Below are just some examples of how NatCen numbers can shed light on who will be affected by some of today's Budget announcements and how they are likely to be received by the public. As we digest the Budget over the next few days we will add to the blog.
The budget included an announcement that tax on bingo halls will be halved from 20% to 10%, giving businesses like the Rank Group who operate Mecca Bingo good reason to shout 'full house!', but who among the public will this affect?
In a bid to help the "makers, doers and savers" of Britain, it was announced that investors will soon be able to put up to £15,000 into the new revamped ISAs, a large increase on the current £5,760 limit on cash ISAs. It has been said to benefit more than six million savers, but who are these savers? We've looked at the financial circumstances of current ISA holders and savers using the Family Resources Survey data:
Pitched as a Budget for industry, Budget 2014 included an increase in lending available for exporters and cuts in the main rate of corporation tax.
But does the public think it is the Government’s responsible to support industry? The answer is an emphatic, YES. We ask people whether the “government should be responsible for providing industry with the help it needs to grow” and 96% agree that it should and this has remained at a pretty consistent level since we first asked the question in 1985.
Is it any wonder that the “Help to Buy” scheme is being extended to March 2020 with house prices rising again and many people struggling to get on the housing ladder? Particularly when it's clear that most of us (86%) would prefer to own than rent.
In fact, the English Housing Survey shows that many more people own their own homes than in the past. In 1980, just over half of people (56%) were “owner occupiers” compared with two thirds of people (65%) in 2012. Although this is down from a peak of just over 70% during the housing boom in the early noughties
We knew this was going to happen of course, but the lowest tax threshold will go up in April from £9,440 to £10,000 and up to £10,500 next year. One impact of this policy that has been widely discussed is more people being included in the higher 40% tax threshold (The IFS reckons there an 1.1 million more higher-rate payers than prior to the Coalition taking office). So does the public want lower taxes, or is it more important to them to protect public spending?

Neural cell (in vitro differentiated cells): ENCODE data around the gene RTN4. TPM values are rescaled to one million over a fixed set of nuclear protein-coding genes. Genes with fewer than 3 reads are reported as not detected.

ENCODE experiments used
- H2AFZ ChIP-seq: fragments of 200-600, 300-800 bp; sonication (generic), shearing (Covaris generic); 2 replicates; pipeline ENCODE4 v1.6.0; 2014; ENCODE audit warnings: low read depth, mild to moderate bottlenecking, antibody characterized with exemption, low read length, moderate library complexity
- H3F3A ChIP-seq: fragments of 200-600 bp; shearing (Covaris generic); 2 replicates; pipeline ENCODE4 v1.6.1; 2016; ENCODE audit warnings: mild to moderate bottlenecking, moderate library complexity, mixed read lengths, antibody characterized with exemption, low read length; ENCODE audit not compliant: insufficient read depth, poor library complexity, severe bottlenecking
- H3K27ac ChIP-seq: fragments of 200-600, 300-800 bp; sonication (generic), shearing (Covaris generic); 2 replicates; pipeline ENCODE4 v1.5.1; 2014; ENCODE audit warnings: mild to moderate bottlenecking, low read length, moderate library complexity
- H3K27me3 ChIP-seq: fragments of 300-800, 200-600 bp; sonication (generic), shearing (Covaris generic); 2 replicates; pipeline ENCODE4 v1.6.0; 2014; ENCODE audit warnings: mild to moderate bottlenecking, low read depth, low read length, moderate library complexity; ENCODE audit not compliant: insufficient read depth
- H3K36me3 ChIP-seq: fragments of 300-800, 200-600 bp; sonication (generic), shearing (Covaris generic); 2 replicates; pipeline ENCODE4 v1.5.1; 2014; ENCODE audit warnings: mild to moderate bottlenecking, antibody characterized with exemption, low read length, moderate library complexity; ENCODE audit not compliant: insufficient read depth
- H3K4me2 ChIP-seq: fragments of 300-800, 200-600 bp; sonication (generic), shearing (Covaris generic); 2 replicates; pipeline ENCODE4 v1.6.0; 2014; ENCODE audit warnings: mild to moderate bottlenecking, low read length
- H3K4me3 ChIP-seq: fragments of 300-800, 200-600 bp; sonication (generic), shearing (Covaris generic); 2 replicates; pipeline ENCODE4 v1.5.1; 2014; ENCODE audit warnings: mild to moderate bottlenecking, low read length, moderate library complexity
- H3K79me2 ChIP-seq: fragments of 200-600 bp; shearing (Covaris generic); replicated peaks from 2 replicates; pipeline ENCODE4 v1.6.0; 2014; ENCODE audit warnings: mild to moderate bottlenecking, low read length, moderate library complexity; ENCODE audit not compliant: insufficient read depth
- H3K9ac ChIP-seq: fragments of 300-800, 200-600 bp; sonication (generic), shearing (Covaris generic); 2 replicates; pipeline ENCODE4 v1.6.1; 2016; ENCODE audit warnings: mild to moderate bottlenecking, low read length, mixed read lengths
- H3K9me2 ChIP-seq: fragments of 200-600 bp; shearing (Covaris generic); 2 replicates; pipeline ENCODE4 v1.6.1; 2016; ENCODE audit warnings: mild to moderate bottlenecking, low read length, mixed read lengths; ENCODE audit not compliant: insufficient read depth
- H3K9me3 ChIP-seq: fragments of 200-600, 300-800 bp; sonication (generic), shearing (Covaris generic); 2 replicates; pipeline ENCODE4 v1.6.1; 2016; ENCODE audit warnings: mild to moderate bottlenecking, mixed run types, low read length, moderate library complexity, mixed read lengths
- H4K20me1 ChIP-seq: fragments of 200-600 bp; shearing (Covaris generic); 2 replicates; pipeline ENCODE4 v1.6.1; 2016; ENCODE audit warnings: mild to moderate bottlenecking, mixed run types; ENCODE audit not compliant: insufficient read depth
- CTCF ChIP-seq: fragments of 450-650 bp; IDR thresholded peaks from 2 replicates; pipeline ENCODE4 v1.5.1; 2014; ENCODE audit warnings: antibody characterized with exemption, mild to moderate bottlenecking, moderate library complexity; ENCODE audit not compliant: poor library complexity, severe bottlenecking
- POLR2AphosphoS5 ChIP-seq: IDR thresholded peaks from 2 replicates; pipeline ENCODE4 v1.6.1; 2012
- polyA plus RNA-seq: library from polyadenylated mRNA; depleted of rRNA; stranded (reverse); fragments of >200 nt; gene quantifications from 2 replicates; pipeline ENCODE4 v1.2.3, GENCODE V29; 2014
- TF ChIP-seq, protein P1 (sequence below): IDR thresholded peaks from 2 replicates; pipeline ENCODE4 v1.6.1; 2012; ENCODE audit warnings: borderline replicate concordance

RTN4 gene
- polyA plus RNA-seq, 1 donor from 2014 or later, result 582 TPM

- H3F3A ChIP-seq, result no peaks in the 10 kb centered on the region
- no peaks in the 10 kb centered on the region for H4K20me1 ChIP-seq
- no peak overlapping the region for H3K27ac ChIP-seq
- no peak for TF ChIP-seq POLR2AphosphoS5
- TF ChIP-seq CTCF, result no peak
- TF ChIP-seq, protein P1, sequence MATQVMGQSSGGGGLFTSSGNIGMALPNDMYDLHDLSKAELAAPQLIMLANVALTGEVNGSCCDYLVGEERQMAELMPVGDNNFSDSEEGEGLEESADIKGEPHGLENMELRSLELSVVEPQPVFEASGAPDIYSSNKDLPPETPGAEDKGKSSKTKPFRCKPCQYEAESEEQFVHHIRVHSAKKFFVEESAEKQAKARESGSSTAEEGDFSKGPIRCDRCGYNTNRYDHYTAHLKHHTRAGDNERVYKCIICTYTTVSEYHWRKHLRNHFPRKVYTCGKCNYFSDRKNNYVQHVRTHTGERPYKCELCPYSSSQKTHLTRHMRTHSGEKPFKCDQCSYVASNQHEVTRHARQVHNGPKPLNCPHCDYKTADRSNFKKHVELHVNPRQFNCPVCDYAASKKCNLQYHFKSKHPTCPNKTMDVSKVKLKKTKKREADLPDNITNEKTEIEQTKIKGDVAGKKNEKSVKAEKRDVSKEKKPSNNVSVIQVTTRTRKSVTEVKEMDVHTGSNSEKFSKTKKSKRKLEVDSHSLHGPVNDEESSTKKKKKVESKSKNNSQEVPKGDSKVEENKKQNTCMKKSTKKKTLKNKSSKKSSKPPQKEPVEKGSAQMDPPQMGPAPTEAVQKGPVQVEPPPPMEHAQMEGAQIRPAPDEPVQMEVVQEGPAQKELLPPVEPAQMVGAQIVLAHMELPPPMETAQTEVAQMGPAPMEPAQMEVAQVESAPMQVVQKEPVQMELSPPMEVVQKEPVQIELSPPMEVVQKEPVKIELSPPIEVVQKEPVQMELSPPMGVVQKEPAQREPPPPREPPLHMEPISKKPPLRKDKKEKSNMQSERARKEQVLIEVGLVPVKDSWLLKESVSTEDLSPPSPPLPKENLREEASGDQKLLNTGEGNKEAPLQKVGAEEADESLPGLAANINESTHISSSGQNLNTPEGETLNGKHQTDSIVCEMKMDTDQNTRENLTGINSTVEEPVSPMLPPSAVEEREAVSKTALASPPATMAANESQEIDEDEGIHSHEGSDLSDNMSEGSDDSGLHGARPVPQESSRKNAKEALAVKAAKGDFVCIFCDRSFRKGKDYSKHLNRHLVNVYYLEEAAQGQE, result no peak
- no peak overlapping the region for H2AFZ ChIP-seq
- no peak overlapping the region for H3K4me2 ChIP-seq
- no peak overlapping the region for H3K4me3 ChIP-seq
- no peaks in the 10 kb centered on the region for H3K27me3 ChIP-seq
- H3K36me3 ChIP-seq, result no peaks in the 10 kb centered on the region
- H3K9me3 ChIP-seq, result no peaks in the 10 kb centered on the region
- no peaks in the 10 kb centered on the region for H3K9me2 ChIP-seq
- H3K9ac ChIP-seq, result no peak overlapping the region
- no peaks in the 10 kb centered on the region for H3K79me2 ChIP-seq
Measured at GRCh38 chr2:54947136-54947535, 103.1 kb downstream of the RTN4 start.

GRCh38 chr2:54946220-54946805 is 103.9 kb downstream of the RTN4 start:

Major reform of tax on pensions including a reduction in the amount of tax paid by people taking their pension pot early from 55% to 20%. Who will this affect? Well, unsurprisingly the Family Resources Survey shows that the more you earn, the more likely you are to contribute to a pension.
One of the big new policies in the Budget, although announced in advance, was new help for working couples on childcare. The policy will no doubt be popular among working parents, but who do we think should be paying for the costs of childcare? In British Social Attitudes we ask “who should cover the costs of childcare for children under school age” and a majority (53%) say that it is the family who should pay. A third (30%) say Government should cover the costs.
Getting rid of the “green crap”
Taxes aimed at encouraging environmentally friendly behaviour, reportedly described by the Prime Minister as the “green crap” were a target for George Osborne when announcing a cap on the Carbon Price Support rate - a tax on companies for high use of fossil fuels.
However, a majority of the British public feel strongly that the Government should impose strict rules on industry to reduce damage done to the environment – although this is at a lower level than in the past – and a big majority believe in man-made climate change.
For a long time, health and education have been the public’s priority areas for extra spending and the Budget shows them as the second and third highest areas for Government spending in 2014/15, behind only “social protection”, or the welfare budget.
The Budget includes plans to drop the tax on a pint later this month and end the duty escalator on wine, pleasing drinkers and license holder. However, the Health Survey for England shows that more and more of us are choosing to go teetotal.
The Chancellor announced the level of the permanent cap on welfare at £119bn in 2015/16. We know from British Social Attitudes that there is little appetite for an increase in spending on welfare, so a cap may well be welcomed by the public.